DALL-E image based on the prompt: “An Impressionist painting of a tomato climbing a ladder by the sea.”
People get up in arms whenever the hand of the artist is detached from the final artwork. “Are photographs real art?” they muttered in the 19th Century. “God I hate this Pollock guy,” cried haters witnessing a splattered canvas that the artist seemingly never touched. So it’s no wonder that AI image-generators have got art historians in a twist, as more artists make use of these tools to inform their practice. I love diving into what gets people’s blood boiling in the art world, and this summer AI crept its way onto the leaderboard of irritants. But why? And what might it teach us about art history and visual consumption?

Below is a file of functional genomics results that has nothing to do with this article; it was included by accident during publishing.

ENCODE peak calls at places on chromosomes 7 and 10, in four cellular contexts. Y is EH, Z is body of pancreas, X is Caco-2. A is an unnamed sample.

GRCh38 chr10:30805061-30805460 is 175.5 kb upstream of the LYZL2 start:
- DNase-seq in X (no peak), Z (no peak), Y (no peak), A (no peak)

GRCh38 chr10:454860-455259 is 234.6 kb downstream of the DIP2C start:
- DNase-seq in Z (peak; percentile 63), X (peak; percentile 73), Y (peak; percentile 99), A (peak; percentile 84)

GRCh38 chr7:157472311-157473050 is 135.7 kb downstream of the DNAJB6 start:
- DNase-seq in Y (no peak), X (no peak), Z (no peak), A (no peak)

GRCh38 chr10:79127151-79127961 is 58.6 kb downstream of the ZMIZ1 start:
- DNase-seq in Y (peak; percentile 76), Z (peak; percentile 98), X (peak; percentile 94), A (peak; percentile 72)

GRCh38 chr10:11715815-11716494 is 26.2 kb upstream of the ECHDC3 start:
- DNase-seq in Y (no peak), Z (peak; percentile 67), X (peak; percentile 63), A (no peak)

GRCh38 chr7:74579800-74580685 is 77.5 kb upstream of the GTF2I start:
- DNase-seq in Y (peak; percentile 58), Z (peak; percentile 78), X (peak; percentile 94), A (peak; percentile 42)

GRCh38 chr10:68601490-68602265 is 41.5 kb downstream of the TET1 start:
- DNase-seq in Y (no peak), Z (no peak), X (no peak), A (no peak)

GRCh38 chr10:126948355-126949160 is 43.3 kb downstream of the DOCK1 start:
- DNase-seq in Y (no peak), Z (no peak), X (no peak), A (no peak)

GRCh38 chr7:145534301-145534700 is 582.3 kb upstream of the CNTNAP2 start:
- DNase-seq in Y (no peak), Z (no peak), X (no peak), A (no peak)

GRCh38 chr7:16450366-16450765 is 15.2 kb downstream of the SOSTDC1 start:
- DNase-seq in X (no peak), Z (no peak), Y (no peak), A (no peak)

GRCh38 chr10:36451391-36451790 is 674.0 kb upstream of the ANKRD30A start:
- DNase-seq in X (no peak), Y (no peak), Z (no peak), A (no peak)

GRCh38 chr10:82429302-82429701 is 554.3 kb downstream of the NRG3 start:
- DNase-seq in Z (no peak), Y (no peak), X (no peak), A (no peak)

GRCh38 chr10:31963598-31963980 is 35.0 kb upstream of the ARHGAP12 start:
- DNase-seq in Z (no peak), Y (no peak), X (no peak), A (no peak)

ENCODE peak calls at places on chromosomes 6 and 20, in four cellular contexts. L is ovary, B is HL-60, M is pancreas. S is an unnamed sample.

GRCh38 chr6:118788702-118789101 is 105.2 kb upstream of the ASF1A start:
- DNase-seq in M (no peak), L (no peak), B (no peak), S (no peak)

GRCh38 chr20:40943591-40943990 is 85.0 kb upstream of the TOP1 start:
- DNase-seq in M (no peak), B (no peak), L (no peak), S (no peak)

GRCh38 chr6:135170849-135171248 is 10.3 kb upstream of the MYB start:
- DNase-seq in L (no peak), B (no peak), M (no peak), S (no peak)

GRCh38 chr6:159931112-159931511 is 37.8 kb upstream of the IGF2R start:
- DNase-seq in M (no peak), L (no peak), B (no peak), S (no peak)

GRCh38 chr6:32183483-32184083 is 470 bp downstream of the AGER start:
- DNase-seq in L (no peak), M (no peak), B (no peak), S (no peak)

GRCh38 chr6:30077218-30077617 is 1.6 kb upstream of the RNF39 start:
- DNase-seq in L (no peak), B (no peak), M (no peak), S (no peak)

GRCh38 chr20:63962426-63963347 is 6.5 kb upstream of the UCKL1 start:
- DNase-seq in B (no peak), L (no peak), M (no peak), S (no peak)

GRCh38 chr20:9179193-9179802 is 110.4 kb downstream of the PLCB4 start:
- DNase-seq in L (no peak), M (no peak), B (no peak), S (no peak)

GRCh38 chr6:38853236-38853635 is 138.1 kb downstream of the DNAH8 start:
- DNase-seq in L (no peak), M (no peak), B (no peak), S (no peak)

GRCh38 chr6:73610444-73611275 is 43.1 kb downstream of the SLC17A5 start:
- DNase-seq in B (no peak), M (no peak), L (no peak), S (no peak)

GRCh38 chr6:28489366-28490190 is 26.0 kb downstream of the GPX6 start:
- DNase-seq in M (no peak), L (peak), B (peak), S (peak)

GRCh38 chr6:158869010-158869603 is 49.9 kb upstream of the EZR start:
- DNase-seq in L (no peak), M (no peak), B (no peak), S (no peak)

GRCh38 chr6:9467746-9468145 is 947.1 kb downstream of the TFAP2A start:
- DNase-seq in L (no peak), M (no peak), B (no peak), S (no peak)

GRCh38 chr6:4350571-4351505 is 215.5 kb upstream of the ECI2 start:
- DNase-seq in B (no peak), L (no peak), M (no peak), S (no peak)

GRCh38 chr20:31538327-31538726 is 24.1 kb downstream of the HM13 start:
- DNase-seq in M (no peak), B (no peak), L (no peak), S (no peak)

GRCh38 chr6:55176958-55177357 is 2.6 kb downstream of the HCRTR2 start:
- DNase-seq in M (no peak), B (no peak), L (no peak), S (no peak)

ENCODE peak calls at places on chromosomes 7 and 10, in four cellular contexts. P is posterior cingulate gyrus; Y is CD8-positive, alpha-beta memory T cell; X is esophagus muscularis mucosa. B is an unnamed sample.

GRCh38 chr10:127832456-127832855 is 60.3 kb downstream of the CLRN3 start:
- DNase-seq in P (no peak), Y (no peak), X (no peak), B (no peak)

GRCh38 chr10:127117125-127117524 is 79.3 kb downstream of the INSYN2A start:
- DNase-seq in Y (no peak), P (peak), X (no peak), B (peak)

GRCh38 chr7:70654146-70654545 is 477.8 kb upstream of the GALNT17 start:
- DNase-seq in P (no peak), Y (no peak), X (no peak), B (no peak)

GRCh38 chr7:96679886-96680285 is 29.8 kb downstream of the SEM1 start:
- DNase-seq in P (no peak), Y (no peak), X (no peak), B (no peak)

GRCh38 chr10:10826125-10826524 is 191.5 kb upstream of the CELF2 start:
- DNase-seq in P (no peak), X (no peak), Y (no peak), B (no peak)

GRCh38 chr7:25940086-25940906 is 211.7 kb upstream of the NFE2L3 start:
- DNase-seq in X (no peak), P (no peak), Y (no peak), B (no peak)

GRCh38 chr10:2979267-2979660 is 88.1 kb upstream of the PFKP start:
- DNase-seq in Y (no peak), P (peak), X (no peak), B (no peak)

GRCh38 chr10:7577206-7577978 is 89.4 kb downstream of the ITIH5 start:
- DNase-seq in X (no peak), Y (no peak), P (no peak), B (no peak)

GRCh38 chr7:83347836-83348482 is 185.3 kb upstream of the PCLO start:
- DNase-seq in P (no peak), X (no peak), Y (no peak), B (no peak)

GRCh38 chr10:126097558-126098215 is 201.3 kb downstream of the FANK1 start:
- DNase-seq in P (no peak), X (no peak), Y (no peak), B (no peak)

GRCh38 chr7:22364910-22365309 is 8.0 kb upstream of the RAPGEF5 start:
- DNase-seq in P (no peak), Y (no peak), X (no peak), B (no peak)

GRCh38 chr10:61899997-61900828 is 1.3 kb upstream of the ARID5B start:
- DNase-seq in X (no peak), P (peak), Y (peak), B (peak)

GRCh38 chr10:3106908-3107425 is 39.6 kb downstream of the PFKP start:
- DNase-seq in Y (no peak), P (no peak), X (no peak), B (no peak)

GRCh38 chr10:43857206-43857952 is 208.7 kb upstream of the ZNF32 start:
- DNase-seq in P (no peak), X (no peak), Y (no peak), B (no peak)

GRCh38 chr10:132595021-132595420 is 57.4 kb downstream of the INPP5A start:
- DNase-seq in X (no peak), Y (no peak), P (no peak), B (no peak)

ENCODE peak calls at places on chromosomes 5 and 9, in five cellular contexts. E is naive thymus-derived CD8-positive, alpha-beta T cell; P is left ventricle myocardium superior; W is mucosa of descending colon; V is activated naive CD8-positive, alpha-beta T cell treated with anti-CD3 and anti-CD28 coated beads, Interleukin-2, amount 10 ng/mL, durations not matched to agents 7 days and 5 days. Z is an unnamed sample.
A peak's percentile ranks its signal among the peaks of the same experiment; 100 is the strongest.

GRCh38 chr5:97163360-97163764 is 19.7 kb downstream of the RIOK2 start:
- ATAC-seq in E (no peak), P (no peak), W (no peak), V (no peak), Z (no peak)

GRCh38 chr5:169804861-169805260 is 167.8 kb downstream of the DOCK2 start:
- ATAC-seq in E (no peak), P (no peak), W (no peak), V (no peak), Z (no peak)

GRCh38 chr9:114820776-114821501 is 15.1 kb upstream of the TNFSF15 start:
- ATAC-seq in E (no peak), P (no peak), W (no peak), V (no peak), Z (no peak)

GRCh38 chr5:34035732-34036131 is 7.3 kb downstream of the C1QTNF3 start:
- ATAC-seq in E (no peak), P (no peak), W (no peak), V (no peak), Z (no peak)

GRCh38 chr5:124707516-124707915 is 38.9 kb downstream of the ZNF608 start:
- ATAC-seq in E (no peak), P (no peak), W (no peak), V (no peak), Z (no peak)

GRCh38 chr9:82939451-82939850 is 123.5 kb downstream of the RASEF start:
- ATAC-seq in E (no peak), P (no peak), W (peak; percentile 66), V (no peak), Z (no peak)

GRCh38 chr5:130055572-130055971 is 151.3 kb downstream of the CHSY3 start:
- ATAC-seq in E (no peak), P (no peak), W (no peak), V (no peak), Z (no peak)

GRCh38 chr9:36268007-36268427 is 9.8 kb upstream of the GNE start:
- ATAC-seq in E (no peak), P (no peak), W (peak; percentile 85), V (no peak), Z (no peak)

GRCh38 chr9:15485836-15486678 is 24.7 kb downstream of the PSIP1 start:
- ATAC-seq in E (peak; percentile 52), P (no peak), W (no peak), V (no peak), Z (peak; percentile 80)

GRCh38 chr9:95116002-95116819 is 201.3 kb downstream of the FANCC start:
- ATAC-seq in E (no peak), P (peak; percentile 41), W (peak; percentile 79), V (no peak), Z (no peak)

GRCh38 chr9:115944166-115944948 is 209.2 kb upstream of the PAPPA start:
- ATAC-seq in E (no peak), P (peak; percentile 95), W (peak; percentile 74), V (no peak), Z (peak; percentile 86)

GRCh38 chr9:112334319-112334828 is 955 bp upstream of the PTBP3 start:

DALL-E 2, a text-to-image AI generation program, went live to audiences this autumn. The initial version of the model — which takes its tongue-in-cheek name from Disney’s lovable 2008 robot WALL-E and the Surrealist artist Salvador Dalí — was released in January 2021 by the OpenAI research lab.